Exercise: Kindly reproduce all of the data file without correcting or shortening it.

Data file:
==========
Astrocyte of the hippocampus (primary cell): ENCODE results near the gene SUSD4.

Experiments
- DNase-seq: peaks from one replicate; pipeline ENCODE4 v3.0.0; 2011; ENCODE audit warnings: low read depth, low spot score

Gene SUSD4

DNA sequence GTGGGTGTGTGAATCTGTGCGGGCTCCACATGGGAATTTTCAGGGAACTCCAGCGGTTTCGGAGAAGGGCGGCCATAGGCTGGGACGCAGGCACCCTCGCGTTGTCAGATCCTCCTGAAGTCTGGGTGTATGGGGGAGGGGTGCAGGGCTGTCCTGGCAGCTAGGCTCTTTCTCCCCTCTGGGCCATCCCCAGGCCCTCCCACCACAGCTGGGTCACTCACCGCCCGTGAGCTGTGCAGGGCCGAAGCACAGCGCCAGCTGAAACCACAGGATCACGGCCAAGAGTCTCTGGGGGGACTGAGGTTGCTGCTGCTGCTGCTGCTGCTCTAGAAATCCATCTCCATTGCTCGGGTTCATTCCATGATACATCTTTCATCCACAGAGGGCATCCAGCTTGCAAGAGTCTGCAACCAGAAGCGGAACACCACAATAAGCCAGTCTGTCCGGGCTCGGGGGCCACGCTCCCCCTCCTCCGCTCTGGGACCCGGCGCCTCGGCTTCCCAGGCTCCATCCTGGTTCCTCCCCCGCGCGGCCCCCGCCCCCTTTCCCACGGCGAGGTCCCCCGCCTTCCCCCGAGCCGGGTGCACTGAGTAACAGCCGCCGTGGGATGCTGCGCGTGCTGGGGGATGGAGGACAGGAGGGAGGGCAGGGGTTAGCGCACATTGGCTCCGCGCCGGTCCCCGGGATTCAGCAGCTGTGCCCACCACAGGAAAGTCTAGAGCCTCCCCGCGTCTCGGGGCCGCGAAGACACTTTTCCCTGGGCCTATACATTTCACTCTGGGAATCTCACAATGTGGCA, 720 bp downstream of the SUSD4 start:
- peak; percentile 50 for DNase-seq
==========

Astrocyte of the hippocampus (primary cell): ENCODE results near the gene SUSD4.

Experiments
- DNase-seq: peaks from one replicate; pipeline ENCODE4 v3.0.0; 2011; ENCODE audit warnings: low read depth, low spot score

Gene SUSD4

DNA sequence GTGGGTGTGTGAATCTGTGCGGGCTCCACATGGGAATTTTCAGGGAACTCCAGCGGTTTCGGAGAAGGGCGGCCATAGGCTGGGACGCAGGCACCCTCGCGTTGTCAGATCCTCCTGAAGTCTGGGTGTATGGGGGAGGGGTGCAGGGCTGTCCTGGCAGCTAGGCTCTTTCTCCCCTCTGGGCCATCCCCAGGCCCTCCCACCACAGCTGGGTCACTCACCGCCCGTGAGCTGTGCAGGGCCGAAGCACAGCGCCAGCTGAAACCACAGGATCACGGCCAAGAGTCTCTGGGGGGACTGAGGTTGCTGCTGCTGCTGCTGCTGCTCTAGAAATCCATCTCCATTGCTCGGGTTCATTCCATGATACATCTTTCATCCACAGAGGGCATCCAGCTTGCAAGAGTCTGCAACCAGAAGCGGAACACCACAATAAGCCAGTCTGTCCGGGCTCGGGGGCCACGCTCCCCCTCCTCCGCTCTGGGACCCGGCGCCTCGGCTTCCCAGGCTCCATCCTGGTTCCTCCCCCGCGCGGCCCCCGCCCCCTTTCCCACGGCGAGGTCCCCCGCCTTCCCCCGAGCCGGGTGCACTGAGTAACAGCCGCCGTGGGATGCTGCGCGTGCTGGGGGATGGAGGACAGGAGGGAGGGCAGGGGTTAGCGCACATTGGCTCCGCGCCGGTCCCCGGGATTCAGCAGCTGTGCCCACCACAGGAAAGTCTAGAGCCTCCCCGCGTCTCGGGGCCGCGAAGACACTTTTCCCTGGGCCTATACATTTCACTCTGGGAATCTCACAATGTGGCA, 720 bp downstream of the SUSD4 start:
- peak; percentile 50 for DNase-seq